What does this study tell us? They looked at healthy older people because they should be the most likely to benefit from ASA. And they didn't. This adds to the evidence that low dose ASA doesn't prevent enough heart attacks and strokes in people without heart disease to justify giving it to everyone.

Should I throw out my ASA? Of course not. Remember the study were surprisingly healthy 70 plus year olds. No heart disease, no dementia, no other disabilities. Healthy 70 and 80 years olds exist, but most of the people that age who see me in the pharmacy have diabetes, and/or a previous heart attack, and/or previous mini-stroke, and/or a stent and/or an irregular heart beat, and and and. We do know ASA is good a preventing a second (or third or fourth) heart attack or stroke. Most of the people I talk to on ASA already have a heart condition of some kind. They should definitely not stop their ASA. If you are on ASA now, talk to your doctor before stopping it. If you've never taken ASA before and want to start, talk to your doctor first.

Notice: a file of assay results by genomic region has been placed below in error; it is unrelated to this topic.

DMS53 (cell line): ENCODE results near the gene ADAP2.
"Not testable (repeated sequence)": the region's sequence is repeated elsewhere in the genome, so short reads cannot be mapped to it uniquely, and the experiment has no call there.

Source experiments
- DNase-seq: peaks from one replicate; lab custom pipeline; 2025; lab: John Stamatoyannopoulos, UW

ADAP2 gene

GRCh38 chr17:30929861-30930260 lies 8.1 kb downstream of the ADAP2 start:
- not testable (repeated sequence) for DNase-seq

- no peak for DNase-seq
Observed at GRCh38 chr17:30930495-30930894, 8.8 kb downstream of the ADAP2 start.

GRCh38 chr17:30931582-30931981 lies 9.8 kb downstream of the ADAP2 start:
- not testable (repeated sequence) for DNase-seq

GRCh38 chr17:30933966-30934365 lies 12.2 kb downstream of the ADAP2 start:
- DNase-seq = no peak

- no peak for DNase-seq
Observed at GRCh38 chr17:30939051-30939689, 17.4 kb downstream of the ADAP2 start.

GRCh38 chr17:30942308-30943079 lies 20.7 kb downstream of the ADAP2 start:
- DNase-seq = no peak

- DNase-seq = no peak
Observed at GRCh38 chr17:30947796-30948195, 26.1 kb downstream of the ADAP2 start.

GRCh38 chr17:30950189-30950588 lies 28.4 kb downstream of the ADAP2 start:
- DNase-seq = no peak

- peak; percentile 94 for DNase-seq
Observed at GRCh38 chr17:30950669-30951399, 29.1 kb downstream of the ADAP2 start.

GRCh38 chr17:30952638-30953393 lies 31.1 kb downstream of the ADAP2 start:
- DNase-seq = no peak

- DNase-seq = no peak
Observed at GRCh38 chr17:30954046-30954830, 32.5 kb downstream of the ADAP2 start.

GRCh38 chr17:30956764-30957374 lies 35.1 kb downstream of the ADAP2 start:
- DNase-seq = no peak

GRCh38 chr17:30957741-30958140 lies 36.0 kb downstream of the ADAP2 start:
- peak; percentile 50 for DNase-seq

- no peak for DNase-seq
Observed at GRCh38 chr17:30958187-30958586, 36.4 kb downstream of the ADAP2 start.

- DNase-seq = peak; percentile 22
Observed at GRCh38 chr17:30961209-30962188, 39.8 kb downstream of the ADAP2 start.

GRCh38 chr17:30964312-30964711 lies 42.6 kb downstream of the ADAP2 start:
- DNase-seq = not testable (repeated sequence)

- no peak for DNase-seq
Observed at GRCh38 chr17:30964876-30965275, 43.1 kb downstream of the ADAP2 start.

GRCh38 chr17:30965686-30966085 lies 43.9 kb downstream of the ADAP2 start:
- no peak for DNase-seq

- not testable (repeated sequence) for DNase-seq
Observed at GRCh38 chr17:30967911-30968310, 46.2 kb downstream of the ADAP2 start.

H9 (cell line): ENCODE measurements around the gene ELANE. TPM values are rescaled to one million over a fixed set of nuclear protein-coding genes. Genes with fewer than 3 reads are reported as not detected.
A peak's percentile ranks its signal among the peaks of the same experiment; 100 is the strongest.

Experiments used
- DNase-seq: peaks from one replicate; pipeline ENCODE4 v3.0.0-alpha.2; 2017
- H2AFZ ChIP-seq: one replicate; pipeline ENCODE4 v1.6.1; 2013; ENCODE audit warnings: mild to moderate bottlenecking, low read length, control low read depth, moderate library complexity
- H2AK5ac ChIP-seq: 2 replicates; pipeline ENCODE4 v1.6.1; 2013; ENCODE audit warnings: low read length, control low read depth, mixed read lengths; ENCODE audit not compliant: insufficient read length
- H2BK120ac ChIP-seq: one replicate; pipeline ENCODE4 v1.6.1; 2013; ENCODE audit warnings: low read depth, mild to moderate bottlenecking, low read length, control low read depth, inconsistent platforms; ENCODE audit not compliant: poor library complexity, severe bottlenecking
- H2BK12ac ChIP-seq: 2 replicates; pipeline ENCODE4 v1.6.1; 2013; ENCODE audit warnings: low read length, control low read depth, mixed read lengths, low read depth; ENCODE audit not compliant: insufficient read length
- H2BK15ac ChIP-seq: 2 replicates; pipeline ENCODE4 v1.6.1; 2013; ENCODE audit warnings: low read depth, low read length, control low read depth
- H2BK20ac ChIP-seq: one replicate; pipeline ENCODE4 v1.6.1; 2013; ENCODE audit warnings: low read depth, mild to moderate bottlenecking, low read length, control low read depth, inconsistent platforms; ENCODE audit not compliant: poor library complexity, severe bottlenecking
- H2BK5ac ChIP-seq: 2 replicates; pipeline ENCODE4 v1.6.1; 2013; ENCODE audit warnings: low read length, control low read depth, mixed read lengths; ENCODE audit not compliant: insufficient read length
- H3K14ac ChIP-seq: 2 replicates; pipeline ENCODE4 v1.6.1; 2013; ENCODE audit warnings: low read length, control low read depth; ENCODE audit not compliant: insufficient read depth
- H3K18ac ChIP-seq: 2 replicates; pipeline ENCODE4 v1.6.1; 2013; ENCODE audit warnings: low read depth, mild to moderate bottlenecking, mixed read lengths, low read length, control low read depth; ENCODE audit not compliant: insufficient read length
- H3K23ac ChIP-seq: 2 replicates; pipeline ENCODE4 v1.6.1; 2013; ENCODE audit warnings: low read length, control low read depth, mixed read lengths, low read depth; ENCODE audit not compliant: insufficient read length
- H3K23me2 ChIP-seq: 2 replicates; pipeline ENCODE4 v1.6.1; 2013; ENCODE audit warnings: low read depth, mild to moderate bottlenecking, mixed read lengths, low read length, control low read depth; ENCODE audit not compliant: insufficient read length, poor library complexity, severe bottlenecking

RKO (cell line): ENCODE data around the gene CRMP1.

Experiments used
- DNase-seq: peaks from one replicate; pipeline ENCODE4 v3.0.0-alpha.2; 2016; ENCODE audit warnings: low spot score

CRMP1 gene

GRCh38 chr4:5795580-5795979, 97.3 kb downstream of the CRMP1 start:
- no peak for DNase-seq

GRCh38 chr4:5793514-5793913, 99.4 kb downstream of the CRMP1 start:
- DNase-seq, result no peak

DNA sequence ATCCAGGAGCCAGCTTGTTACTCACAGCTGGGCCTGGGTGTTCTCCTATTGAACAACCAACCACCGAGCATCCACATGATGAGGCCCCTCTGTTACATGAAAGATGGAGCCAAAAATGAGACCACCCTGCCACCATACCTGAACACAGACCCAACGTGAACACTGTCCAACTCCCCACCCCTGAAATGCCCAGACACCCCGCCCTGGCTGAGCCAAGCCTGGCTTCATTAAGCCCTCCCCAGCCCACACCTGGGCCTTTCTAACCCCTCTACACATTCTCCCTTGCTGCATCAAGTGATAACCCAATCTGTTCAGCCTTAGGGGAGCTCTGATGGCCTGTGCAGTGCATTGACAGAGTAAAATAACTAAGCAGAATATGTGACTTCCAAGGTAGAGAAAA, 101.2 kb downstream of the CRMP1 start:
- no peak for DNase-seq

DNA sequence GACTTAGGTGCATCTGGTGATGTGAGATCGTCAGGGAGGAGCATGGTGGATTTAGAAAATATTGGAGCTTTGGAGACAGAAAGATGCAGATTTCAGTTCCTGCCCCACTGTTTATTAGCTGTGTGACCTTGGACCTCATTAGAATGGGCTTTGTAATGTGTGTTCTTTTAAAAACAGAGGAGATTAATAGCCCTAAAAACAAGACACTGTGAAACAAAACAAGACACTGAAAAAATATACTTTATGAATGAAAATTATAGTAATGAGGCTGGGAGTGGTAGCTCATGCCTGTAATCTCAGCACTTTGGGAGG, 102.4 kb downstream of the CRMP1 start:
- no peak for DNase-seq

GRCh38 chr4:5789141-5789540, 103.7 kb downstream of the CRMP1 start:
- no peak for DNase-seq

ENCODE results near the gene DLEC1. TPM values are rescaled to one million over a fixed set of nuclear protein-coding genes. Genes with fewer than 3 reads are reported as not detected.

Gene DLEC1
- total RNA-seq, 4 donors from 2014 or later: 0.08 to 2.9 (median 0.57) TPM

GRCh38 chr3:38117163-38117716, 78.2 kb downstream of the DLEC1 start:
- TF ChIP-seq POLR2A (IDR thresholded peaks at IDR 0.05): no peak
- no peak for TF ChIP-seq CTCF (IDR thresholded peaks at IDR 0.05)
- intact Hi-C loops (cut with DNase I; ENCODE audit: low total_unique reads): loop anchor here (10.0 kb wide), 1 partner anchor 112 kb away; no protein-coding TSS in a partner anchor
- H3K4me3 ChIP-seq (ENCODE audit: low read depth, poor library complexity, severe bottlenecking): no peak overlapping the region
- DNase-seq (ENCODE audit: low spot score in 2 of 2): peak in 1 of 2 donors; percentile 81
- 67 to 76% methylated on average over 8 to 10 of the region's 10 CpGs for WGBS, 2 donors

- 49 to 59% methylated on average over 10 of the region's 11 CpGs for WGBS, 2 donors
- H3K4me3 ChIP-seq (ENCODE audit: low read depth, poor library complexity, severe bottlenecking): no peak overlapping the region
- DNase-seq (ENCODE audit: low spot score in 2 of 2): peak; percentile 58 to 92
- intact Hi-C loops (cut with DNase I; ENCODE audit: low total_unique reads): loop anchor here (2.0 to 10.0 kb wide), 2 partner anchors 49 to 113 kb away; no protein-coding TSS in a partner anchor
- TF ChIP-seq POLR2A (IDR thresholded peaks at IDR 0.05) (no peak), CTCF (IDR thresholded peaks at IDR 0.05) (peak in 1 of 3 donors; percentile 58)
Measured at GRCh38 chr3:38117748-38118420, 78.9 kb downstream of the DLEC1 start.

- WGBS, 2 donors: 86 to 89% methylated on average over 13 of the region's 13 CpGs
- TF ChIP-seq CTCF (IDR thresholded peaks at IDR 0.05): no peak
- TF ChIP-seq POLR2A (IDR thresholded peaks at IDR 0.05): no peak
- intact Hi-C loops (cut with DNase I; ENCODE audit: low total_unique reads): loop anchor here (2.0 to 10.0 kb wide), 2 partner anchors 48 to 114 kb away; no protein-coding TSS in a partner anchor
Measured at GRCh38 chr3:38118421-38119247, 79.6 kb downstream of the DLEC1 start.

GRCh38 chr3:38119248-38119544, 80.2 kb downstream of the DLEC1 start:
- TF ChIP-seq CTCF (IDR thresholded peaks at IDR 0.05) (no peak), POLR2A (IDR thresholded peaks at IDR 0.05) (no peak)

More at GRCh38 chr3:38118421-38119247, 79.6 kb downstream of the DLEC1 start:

When I took off my pants after work, way too much light came through the butt. They didn't tear along the seam, but just to the left something weird had happened. All horizontal threads were still intact, but all the vertical threads were missing for a half covered gap an inch wide and at least 12 inches long. It was huge. The next questions were, "When did this happen?" and "How many people noticed?" So, if I flashed my under wear at you, sorry. If everyone noticed and didn't say anything, shame on you. Today, though, I have only one question. How does my butt look in these pants?

As always if you have any questions or concerns about these products, ask your pharmacist.

The information in this article is intended as a helpful guide only. It is not intended to be used as a substitute for professional advice. If you have any questions about your medications and what is right for you see your doctor, pharmacist or other health care professional.